Nik Bartsch's Ronin: Llyria
Nik Bärtsch's Ronin
Few artists have emerged in recent times with so unique and fully-formed a voice as pianist Nik Bärtsch. Living largely, as he does, in the jazz worldespecially since coming to ECM in 2006 with Stoa, after years foundation-setting and groundbreaking work in his native Switzerland, honing the distinctive blend of minimalist repetition, interlocking polyrhythms and compelling grooves that he's dubbed "Zen Funk" and "Ritual Groove" on a series of independent releasesthe most unusual aspect to Bärtsch's music is its distinct lack of attention to overt soloing, something that has always seemed fundamental to the genre, even in its most structured environs. Instead, the members of Roninnow a decade old and, since Stoa, with a completely stable line-upinterpret in and around the many nooks and crannies left by Bärtsch's rigorous yet paradoxically open-ended compositions; pieces that, with titles no more descriptive than the word "Modul" and a number, do nothing to provide any advance suggestion of just how his music might sound.
With a style based on repetition and a kind of gradual but inevitable unfolding and evolution, it's even more remarkable that Bärtsch's music continues to evolve into new territory. In lesser hands, the pianist's concept would, after more than a decade of heavy exploration, begin to tire and fail; in Bärtsch's hands, however, each successive Ronin album reveals more depth and more breadth to his rather singular concept, and Llyrìa is no exception. If anything, it's a somewhat more radical departure from the slightly more predictable growth of Holon, the group's outstanding 2008 follow-up to Stoa that, like Llyrìa, came on the heels of extensive international touring and the group's ongoing workshop/concert residency at a Zürich club for the past six years.
Despite there being no shortage of the visceral yet complex grooves that have defined Ronin's music since inceptionthanks, in particular, to bassist Björn Meyer's unshakable but elastic anchor, and the sometimes spare but always empathic interplay between drummer Kaspar Rast and percussionist Andi PupatoLlyrìa breathes more effortlessly than any of the group's previous discs, and gives space (always an active sixth member of the group) an even more dominant role. Bärtsch comes closest to leaving space for overt soloing this time around, in particular for reedman Sha, who continues to make the bass clarinet his main axe, though it's on alto sax that he actually comes closest to dominating the middle section of Llyrìa's opener, "Modul 48," which finds Ronin at its most relaxed, despite Bärtsch's ever-present twisting and turning of the pulse, around a simple, ascending and descending nine-note pattern.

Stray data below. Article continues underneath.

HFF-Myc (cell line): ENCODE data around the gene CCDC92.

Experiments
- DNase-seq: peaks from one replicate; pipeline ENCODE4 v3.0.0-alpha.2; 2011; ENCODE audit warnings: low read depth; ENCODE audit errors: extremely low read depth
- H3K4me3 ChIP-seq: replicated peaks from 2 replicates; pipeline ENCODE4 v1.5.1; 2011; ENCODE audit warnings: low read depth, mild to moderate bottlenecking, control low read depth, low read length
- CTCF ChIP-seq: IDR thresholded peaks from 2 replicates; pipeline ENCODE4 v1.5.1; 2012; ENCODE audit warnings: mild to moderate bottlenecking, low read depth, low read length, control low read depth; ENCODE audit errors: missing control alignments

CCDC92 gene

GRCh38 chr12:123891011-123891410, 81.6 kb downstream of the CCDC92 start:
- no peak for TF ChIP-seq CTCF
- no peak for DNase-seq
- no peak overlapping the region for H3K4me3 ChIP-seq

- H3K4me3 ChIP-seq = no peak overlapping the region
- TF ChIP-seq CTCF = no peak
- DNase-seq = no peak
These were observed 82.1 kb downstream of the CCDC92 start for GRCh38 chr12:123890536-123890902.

What is, perhaps, most important about Llyrìa is that the touchstones that have so stringently defined the group can now be dispensed with, as Bärtsch's vernacular has become an entity distinct and separate from its multifaceted references. Even the unrelenting repetition of an earlier version of "Modul 4," from the pianist's solo album, Hishiryō (Tonus, 2002), is freed up here; raised in key, and with greater contrapuntal complexity, Bärtsch's cascading lines and Meyer's repeating bass pattern provide the foundation for Rast and Pupato to push and pull the pulse, building to an early climax that releases into a middle section where it becomes nearly impossible to discern where form ends and freedom begins.
Llyrìa also demonstrates the pianist's increasing compositional skill in narrative form; each Modul possessing its own, but when experienced as a whole, creating a captivating hour-long suite that seems almost to flow by in an instant, as if time itself has been suspended, despite a seemingly infinite number of memorable melodic fragments, rhythmic devices and harmonic movements both vertical and horizontal, all interlocking in a relentlessly shifting landscape. It's hard to think of a group and a concept that just keeps getting better with each successive record, but on Llyrìa, Bärtschand the now absolutely synchronous Ronincontinues to find new and consistently intriguing ways to expand the purview of a concept which, clearly mistakenly, seemed destined for a finite shelf life.
Tracks: Modul 48; Modul 52; Modul 55; Modul 47; Modul 53; Modul 51; Modul 49_44.
Nik Bärtsch: piano; Sha: alto saxophone, bass clarinet; Björn Meyer: bass; Kaspar Rast: drums; Andi Pupato: percussion.